Kornell becomes first openly gay official in St. Petersburg. Incumbents sweep.
ST. PETERSBURG — The City Council will welcome one fresh face: Steve Kornell.
He earned more than enough votes to beat Angela Rouson in the race for District 5's seat Tuesday. Incumbents swept the city’s other four council races.
When he takes office Jan. 2, Kornell will become the first openly gay person to hold office on the St. Petersburg City Council. It’s a significant milestone in a city with a large gay community that has faced opposition to past pride displays under conservative leadership.
Kornell, a Pinellas County schools social worker, received 59.5 of the vote. Rouson, a former marketing professional and the wife of state Rep. Darryl Rouson, D-St. Petersburg, received 40.5 percent.
Kornell has an extensive background working with city recreation centers, running both Childs Park and Shore Acres. He wrote a grant that still brings in millions for teen programs. He hopes to help prevent crime and increase youth activities and jobs. He advocates using Penny for Pinellas money to put solar panels on city buildings.
Rouson and Kornell ran a race largely free of mudslinging. They had similar outlooks for the city and both played up their experience working with children. Rouson is a mother of five and community activist.
Here’s how the rest of the races played out:
In the council’s closest match, Jim Kennedy earned 55.7 percent, beating newcomer Stephen J. “Steve” Corsetti, who earned 44.3 percent.
Kennedy, 52, was appointed to the City Council when member John Bryan committed suicide in 2007. A lawyer active in the community, he had never held office before. On council, he became known for reading documents extensively and chairing two committees.
Corsetti, 65, is vice president of the Riviera Bay Civic Association and previously served as police chief in the small New Hampshire town of Danbury. He raised heavy campaign money and was backed by influential supporters. But it wasn’t enough.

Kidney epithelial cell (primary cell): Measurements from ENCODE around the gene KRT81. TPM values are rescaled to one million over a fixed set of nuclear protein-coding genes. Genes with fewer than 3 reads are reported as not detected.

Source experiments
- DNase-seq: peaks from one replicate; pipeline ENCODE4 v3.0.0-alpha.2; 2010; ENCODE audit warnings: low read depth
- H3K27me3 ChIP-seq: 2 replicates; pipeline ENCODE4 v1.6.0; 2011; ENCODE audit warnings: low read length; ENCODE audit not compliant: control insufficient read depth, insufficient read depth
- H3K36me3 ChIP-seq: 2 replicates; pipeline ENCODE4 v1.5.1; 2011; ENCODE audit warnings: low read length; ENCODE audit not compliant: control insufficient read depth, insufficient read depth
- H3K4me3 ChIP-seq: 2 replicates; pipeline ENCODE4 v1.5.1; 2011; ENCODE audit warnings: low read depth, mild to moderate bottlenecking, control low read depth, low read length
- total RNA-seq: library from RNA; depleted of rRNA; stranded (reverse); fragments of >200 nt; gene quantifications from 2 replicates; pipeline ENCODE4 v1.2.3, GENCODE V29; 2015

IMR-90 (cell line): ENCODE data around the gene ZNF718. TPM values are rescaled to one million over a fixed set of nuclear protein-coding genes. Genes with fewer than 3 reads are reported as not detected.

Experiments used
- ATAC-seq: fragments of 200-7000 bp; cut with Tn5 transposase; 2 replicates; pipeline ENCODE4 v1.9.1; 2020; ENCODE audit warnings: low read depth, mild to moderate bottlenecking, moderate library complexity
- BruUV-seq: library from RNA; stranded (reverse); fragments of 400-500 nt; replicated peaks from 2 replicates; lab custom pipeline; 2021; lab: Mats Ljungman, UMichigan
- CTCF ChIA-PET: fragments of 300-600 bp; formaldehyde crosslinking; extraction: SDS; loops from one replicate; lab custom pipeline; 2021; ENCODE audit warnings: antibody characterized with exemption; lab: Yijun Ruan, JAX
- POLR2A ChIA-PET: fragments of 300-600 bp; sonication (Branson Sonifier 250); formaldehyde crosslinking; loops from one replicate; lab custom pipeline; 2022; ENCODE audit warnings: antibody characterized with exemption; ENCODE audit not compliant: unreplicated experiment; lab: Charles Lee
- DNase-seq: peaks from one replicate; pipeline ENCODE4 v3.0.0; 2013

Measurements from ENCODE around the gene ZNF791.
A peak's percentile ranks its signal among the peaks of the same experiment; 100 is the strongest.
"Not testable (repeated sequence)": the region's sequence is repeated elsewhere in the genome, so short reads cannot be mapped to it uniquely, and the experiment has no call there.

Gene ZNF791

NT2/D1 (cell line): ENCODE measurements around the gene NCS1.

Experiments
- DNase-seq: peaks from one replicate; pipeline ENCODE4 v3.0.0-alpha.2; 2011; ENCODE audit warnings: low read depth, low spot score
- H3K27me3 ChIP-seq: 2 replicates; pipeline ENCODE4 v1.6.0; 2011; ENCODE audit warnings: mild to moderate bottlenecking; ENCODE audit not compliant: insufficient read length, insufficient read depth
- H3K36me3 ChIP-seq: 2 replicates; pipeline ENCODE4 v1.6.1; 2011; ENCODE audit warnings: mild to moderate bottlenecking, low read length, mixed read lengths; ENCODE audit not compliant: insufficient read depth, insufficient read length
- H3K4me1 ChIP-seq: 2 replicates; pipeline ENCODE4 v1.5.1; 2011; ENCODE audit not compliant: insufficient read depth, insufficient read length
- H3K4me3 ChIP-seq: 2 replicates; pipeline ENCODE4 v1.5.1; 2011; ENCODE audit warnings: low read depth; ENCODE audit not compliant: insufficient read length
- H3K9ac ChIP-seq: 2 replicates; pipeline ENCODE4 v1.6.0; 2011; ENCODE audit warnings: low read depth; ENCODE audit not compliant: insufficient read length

Leslie Curran, a 12-year council veteran, captured 71.9 percent of the vote to beat writer and educator Pamella Settlegoode, who earned 28 percent.
Curran, 53, owns Interior Motives art gallery and design business and has led efforts to turn the 82-year-old Crislip Arcade on Central Avenue into an artists’ community. She launched Art in the Park at Williams Park and served on the Pier task force. Her track record, she said, proved itself.
Settlegoode, 60, is a fifth-generation St. Petersburg resident who decided to run after reading the newspaper and getting concerned about city issues. She led a grass-roots campaign for change with the help of two students.
Karl Nurse earned 73.8 percent of the vote to retain his council seat, beating Vel Thompson, who earned 26.2 percent.
Nurse, a community activist who owns a printing business, was appointed to District 6 last year, becoming the first white man to represent the area in decades. Nurse, 55, pushed for open meetings and records and using government stimulus money to hire police officers. Race, he said, wasn’t the overriding issue.
Thompson, a 51-year-old cosmetology student and former manager of the city’s Neighborhood Team, pushed for less waste and more neighborhood policing. She said representation by an African American such as herself would help the district take pride.
Incumbent Jeff Danner received 72.2 percent of the vote, beating Leonard Schmiege, who received 27.8 percent.
Danner, 49, was a carpenter and contractor who working on historic homes who served on government boards before working his way to City Council. He focused on transportation and boosting local business districts.
Schmiege, 40, got some attention when he brought a video camera to a council meeting and captured a brawl at City Hall, then posted it online. The self-employed technological fan and free speech advocate wanted more transparency in government.
Stephanie Hayes, Times Staff Writer